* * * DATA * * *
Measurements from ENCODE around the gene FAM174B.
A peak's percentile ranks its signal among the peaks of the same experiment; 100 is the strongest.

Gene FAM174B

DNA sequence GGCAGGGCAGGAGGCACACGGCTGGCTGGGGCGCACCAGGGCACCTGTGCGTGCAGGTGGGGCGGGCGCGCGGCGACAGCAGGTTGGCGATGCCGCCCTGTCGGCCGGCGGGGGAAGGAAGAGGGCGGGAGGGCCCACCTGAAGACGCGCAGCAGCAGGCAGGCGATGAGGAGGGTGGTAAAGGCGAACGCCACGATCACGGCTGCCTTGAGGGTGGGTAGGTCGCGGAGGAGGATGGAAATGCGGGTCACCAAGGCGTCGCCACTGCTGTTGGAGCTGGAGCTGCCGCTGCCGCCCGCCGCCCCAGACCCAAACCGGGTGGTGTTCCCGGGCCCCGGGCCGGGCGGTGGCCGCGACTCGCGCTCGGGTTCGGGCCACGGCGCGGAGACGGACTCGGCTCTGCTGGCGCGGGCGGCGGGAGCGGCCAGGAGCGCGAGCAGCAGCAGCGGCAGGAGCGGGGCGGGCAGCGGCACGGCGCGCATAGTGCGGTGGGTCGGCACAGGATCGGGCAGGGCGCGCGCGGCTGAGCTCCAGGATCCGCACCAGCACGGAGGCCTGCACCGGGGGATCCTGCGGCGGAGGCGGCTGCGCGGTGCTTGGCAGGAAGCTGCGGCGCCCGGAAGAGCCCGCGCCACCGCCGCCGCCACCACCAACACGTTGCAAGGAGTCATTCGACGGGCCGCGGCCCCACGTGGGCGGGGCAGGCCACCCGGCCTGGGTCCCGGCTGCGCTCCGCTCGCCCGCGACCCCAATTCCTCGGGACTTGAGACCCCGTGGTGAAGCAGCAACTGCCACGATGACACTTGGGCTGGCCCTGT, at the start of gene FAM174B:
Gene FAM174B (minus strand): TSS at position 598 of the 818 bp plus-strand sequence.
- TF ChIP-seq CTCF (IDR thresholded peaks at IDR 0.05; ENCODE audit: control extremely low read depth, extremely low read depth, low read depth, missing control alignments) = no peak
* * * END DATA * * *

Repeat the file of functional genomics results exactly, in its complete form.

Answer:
Measurements from ENCODE around the gene FAM174B.
A peak's percentile ranks its signal among the peaks of the same experiment; 100 is the strongest.

Gene FAM174B

DNA sequence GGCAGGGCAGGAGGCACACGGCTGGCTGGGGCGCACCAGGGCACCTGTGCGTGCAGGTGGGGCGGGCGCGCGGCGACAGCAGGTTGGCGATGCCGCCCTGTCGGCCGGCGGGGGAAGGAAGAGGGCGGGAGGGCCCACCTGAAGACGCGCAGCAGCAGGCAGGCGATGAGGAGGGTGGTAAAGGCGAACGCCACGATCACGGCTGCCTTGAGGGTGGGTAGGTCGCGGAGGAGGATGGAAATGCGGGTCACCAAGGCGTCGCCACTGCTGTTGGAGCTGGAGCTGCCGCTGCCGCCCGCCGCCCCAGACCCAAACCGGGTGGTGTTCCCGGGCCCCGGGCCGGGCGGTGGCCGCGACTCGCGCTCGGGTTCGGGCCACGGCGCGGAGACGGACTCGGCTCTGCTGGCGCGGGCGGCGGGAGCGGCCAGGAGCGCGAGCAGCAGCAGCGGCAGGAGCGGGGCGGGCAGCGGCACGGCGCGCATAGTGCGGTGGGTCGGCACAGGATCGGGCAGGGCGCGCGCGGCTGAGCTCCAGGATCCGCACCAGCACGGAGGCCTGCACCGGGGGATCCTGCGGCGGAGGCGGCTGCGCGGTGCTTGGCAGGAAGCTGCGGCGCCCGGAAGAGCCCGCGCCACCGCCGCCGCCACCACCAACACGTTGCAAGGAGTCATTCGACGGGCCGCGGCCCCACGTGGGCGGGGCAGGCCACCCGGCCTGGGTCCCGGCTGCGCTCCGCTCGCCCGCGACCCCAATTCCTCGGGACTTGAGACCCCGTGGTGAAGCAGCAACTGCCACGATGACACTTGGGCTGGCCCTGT, at the start of gene FAM174B:
Gene FAM174B (minus strand): TSS at position 598 of the 818 bp plus-strand sequence.
- TF ChIP-seq CTCF (IDR thresholded peaks at IDR 0.05; ENCODE audit: control extremely low read depth, extremely low read depth, low read depth, missing control alignments) = no peak